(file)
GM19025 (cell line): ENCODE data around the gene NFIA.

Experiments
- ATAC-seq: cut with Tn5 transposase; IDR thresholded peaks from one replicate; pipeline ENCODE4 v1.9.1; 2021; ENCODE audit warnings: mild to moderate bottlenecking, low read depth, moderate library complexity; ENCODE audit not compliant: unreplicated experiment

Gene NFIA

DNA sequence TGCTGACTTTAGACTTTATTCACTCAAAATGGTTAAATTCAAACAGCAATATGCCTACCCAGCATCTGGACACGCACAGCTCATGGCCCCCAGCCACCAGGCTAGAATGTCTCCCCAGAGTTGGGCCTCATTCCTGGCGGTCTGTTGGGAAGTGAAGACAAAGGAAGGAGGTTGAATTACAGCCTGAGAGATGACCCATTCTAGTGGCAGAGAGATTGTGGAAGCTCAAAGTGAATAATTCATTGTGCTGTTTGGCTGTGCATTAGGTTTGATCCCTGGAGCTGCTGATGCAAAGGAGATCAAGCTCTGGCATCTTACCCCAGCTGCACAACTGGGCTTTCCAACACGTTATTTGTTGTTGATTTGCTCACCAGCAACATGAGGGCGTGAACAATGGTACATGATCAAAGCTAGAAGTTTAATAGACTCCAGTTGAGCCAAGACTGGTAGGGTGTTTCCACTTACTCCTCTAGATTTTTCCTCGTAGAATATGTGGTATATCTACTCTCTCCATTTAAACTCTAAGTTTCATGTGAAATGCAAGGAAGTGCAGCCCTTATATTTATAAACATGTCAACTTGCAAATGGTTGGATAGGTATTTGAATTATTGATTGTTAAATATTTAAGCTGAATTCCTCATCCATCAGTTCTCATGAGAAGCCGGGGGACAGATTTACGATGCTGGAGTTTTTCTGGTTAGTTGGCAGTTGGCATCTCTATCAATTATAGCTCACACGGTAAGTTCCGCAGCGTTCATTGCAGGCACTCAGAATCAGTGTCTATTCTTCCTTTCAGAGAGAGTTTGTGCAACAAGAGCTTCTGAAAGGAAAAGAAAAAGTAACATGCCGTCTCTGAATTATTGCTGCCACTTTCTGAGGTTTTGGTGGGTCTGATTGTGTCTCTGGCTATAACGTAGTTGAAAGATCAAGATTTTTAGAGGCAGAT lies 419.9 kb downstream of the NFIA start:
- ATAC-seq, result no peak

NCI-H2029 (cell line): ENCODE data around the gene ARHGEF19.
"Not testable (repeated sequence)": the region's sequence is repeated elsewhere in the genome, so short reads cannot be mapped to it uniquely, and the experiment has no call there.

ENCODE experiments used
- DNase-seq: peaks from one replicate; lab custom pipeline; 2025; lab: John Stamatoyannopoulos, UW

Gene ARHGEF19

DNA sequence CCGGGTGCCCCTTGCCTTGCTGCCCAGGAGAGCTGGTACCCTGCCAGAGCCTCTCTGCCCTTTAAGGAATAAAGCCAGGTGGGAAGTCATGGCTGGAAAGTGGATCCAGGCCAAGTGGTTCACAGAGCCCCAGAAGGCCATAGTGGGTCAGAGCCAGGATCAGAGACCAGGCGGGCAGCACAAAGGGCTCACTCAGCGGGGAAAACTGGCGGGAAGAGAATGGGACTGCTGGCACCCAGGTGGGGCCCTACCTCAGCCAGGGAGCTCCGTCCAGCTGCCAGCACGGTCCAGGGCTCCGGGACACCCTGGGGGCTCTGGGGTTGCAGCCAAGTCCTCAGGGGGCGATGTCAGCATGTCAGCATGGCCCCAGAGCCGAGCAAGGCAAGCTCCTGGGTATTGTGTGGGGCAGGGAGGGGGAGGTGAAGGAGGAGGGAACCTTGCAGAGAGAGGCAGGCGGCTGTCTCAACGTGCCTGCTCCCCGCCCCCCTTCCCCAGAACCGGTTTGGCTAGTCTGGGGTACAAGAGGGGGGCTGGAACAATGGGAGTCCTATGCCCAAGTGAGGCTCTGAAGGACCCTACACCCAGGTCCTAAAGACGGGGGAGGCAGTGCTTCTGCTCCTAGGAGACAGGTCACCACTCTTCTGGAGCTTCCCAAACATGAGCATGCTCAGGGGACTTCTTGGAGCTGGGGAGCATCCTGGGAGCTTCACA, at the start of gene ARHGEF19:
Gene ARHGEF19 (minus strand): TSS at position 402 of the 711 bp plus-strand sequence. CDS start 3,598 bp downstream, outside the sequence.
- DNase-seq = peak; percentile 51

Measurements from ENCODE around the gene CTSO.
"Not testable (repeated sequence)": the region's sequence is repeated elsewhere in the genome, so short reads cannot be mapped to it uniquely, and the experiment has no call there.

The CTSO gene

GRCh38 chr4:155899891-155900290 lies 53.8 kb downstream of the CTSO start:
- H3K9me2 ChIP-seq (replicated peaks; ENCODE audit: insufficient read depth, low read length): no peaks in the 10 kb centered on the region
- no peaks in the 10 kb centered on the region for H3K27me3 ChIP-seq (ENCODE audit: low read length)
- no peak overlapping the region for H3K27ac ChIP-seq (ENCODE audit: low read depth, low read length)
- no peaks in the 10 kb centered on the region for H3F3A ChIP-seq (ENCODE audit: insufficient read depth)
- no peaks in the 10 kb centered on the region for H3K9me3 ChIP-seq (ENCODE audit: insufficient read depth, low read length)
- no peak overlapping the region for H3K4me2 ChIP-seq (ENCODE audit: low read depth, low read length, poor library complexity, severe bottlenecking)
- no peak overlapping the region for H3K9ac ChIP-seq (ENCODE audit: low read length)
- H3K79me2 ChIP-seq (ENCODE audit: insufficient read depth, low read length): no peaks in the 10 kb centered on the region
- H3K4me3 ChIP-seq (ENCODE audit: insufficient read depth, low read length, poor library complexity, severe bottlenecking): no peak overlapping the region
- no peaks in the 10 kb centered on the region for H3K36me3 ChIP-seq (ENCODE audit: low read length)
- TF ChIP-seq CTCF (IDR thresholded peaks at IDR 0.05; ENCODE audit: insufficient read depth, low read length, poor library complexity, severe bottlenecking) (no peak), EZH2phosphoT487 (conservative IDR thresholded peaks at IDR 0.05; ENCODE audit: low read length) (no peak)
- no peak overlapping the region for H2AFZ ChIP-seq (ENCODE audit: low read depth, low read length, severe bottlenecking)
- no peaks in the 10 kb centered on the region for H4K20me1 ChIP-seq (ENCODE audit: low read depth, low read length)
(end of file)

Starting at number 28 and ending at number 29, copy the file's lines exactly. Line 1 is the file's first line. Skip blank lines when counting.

- no peaks in the 10 kb centered on the region for H3K36me3 ChIP-seq (ENCODE audit: low read length)
- TF ChIP-seq CTCF (IDR thresholded peaks at IDR 0.05; ENCODE audit: insufficient read depth, low read length, poor library complexity, severe bottlenecking) (no peak), EZH2phosphoT487 (conservative IDR thresholded peaks at IDR 0.05; ENCODE audit: low read length) (no peak)